Arabic Netflix series Jinn season 1 advertises a keen premise but reduces itself to low standards of character development and storytelling.
Disregarding the premise entirely, Arabic Netflix series Jinn season 1 is on par with the convoluted The Society. While I appreciate Netflix’s offer to expand my horizons, delving into stories in different cultures, it still suffers from the repetitive teen-drama nature that prides itself with simplistic writing and thinly layered teenage characters that can barely sprout any emotional engagement with the audience. Maybe I am ageing quicker than I realised, but there appears to be a market of series’ that apply a specific genre, but the characters and their stories are relatively the same.
But why? Why is Netflix series Jinn holding itself to the same lowered standards that are easily forgettable? I get the feeling that sometimes writers are ridiculously withdrawn from younger generations, that there is an assumption that every young adult is up to the same thing, with similar issues. There’s a benchmark set that teenagers are not dissimilar but somewhat predictable. But in an evolving, diverse world, that is not the case, and I expected more from the Arabic series. I wanted more. Teenagers are exciting, and it should be written with that in mind.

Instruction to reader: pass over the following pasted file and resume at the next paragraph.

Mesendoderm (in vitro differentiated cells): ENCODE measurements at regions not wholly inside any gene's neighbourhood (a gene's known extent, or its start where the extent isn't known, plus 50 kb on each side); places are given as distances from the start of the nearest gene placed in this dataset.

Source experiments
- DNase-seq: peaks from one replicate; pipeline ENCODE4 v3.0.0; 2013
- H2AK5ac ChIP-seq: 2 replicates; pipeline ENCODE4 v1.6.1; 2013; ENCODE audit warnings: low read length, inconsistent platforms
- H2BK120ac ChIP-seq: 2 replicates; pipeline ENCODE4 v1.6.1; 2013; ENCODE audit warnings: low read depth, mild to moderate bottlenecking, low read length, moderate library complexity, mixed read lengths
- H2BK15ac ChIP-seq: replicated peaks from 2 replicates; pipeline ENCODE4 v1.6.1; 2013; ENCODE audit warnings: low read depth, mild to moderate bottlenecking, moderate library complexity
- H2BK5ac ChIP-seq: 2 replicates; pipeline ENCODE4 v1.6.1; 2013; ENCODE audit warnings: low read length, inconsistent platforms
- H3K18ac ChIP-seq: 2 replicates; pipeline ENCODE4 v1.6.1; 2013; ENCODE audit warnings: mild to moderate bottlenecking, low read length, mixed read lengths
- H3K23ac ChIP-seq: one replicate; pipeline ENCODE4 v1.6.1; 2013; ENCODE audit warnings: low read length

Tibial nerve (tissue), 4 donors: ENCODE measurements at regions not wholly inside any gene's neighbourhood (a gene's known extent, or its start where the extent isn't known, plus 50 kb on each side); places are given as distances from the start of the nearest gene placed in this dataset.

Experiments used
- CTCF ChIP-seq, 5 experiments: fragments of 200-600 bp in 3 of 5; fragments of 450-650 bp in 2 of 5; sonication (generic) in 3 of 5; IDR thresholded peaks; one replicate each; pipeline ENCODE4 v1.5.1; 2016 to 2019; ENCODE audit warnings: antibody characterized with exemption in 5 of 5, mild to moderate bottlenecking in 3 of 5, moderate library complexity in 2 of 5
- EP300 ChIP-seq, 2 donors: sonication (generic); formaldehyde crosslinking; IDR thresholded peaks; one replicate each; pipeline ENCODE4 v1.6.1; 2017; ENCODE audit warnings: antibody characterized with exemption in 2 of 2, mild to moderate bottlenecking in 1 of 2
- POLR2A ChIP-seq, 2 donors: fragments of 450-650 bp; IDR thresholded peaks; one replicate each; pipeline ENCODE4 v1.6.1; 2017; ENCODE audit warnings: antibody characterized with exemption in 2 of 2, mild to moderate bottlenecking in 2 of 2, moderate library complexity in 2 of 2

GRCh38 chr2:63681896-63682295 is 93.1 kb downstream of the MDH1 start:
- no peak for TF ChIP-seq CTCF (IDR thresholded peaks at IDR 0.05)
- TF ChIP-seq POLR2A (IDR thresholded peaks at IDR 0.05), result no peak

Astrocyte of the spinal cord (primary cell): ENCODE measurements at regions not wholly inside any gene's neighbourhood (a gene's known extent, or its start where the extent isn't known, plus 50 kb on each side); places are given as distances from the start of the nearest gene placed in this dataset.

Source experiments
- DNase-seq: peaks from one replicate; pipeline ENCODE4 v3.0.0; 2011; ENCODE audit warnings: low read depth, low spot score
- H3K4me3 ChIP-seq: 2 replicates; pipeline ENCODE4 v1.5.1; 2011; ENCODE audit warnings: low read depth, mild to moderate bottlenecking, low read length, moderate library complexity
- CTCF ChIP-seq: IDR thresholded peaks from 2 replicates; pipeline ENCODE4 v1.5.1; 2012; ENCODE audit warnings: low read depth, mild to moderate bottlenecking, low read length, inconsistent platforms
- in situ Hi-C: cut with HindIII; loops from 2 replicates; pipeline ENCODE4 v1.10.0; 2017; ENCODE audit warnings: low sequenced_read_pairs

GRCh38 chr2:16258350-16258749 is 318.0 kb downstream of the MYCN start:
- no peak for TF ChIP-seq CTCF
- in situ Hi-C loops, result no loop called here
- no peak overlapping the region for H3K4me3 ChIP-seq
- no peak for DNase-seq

But in terms of the premise; a group of high schoolers are experiencing supernatural phenomenons due to two jinns — one good, one evil — turning the high school into a battleground. In case you do not know what a jinn is, based on google definitions it means “an intelligent spirit of lower rank than the angels, able to appear in human and animal forms and to possess humans”. The Netflix series toys with the return of these jinns, with one character, in particular, taking a keen interest, and adversely trying to persuade people that they have returned.
But if you take away the layers of the premise, Jinn season 1 is another routine teen drama, that refuses to sell itself above that level. Even IMDB addresses the premise as a coming-of-age story with some elements of the supernatural. It’s almost like they gave up before they even wrote the script.
That’s not to say the acting or the visual effects are terrible; the Arabic Netflix series offers nothing compelling or grandstanding, but the performances do not reduce it to a bad rating. On a positive note, Jinn is only five episodes long, so if you do decide to invest into season 1, it won’t be a complete waste of time.
Daniel Hart is the Co-Founder of Ready Steady Cut and has operated as Editor-in-Chief since 2017.